A Well Ordered Bag.


Antoine de Saint-Exupéry, author of the classic The Little Prince, quips "He who would travel happily must travel light."

In most of the guidebooks I've read about the Camino, many references to bringing as little as possible in one's pack are continuous.

To that end, I've attempted to bring the necessities sorted by kit. Being of artist mind and body, the idea of sorting anything other than a row of colored pencils makes my brain lock up.

Enlisting the help of Fr. Ryan, who likely aced the shape and color sorting portion of his pre-seminary IQ test (oh, yeah, they think we don't know. But it's totally an IQ test to see where on the St. John Vianney to St. Thomas Aquinas spectrum of academic prowess we can be expected to perform), these kits are arranged into various (color coded!) stuff sacks.

The kits are, in no particular packed order:

  • Sleep/Shower Kit
  • Refugio (Hostel) Kit
  • First Aid Kit
  • On the Trail Kit
  • Mass Kit

For this next bit, you'll need the following sound. I'll let you know when.

In addition to these kits, are the technology that I'll be taking along to document aspects of my journey. After owning a first generation iPad now slowing to a trickle of processor activity, I decided that a Christmastide upgrade this past December was in order. And so, (press play) I purchased a giant iPad Pro with an Apple Pencil, hoping that these devices would prove useful in lieu of my MacBook Pro for Camino-blogging.

I mean, the MacBook isn't heavy by 1982 standards, but in 2018, it's certainly possible to get the weight under 8 pounds for a device with a screen, keyboard, and logic board. So far, the iPad Pro has surpassed my expectations for ease of use while typing. The Apple Pencil is nearly akin to magic in being able to convey the spasmodic impulses of my drawin' hand. And so, even though it weighs 1.5 pounds, into a plastic bag it goes and is carefully added to my kit.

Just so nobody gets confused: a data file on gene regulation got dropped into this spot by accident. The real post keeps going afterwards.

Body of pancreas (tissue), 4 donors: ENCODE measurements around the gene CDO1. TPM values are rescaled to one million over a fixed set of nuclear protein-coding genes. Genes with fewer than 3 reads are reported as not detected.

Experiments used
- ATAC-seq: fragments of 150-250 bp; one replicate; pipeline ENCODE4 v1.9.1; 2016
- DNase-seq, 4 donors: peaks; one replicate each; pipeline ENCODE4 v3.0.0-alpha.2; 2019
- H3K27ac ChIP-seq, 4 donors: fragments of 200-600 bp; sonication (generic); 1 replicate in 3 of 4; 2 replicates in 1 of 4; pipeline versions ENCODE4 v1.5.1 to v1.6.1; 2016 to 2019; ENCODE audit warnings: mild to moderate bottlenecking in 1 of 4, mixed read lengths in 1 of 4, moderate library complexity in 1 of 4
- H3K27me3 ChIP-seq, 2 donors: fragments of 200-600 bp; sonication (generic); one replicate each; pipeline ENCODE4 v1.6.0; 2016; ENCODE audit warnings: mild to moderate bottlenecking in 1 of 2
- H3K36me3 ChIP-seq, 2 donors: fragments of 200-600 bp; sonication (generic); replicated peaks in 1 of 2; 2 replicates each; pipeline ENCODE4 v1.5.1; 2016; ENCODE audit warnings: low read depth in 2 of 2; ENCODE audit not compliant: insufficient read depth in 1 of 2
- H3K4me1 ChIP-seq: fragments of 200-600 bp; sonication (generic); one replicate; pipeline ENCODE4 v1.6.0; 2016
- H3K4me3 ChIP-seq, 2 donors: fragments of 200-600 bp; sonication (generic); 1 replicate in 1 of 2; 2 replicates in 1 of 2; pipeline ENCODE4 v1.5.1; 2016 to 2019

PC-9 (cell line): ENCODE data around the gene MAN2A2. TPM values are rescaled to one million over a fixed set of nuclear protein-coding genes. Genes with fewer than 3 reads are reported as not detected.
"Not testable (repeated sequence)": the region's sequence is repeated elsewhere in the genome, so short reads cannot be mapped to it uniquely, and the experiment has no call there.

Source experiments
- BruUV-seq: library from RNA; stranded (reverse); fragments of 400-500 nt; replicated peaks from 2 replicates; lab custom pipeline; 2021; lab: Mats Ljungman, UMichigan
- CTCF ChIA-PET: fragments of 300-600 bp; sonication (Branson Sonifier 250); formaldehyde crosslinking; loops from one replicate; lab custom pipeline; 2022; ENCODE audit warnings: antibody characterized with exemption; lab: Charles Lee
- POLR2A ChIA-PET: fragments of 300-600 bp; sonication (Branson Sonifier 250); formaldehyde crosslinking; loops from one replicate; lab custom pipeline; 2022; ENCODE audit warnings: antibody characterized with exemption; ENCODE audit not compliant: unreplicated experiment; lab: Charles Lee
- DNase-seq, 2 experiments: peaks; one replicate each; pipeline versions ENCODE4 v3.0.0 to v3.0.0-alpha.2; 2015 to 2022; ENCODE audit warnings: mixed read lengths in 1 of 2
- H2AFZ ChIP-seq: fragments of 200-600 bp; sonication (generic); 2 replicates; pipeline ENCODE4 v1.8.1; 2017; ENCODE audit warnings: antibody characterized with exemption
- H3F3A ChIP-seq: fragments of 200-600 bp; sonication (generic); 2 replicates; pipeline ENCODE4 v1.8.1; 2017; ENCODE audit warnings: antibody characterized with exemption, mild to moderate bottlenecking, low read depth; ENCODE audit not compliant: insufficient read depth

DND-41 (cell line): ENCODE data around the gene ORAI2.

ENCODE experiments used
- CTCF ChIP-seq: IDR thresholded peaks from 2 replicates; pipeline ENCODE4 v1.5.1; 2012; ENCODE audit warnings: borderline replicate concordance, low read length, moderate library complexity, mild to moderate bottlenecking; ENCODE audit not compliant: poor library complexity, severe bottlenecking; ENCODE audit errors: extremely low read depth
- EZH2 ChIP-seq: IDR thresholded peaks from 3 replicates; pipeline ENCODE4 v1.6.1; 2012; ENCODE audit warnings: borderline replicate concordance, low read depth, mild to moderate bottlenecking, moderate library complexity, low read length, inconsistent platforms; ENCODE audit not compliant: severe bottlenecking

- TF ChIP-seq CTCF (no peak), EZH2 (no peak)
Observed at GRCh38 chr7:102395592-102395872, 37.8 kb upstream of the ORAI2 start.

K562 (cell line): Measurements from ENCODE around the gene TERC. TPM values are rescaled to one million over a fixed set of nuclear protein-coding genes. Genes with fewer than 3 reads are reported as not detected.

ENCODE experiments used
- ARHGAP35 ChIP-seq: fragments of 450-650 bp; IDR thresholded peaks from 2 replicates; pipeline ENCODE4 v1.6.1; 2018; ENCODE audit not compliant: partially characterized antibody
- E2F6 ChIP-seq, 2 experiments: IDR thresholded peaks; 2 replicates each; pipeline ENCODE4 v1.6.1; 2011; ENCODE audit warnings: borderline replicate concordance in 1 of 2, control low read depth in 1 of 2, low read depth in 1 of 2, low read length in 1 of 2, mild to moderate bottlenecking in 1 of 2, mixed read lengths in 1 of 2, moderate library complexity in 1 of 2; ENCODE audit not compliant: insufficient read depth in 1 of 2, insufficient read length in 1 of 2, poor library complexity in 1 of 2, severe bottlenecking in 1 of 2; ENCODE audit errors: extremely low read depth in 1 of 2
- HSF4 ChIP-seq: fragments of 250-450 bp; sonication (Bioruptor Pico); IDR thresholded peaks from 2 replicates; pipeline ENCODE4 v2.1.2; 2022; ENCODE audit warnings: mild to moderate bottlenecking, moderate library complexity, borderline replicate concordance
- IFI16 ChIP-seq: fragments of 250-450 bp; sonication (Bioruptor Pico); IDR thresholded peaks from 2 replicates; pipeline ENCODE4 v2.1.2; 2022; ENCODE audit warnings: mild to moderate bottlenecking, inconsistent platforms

The Mass Kit, not pictured, has an alb and cincture, and a light chasuble and stole. I've got my wee travel chalice as well.

⚠️ Before you comment with "You've got too much stuff!  I've been a pilgrim for 58 years! I only carry my sandals and bath sponge and it's all you need!" let me say this: Admittedly, I'm a little over cautious for my first time following the little yellow arrows. Since these pictures were taken, I've thinned a few things out. Plus, think of what a great blog post this will make in a few weeks while you chuckle over your coffee!

Before actually taking to the well-traveled trail of northern Spain, it's so tempting to do what I am accustomed as an only child. Always prepared to entertain myself with paper, pencil, and book (and if I am honest, friends from my childhood would likely remark "an entire office supply store") in my trusty backpack, it really takes some serious thought to consider well what it means to travel light.

There are many accounts of pilgrims tossing items aside on the spot where it simply became too cumbersome to lug. In many ways, it is representative of throwing off the weight of possessions like the rich man in Scripture longing to attain the fullness of the Law and the Prophets. The rich man went away sad, for the security of his stuff couldn't bring him into contact with the spirit of all that God revealed through Moses and Elijah.

At present, my pack weighs in at about 30 pounds (minus the iPad), which, when polling the veterans of the Camino, either "is what only a crazy person would bring" or "isn't too bad". But, as I prepare to embark, I wonder what I'll be challenged to cast away.  I know what you're thinking. If Our Lord looks intently at me with love and knowingly glances down to my iPad, I'll probably ship it home rather than leave it WiFi-less on an outcropping of mossy rock.

That being said, my constant prayer in all of this is to shed what isn't essential so that Jesus may speak. Whether it's a shirt or extra-extra pair of socks or these blasted rain pants which are feather-light but sooo bulky, I want to hear His Spirit uttering what weighs down not just my pack, but my heart.

Psalm 139:23-24 comes to mind:

Search me, O God, and know my heart;
    test me and know my thoughts.
See if there is any wicked way in me,
    and lead me in the way everlasting.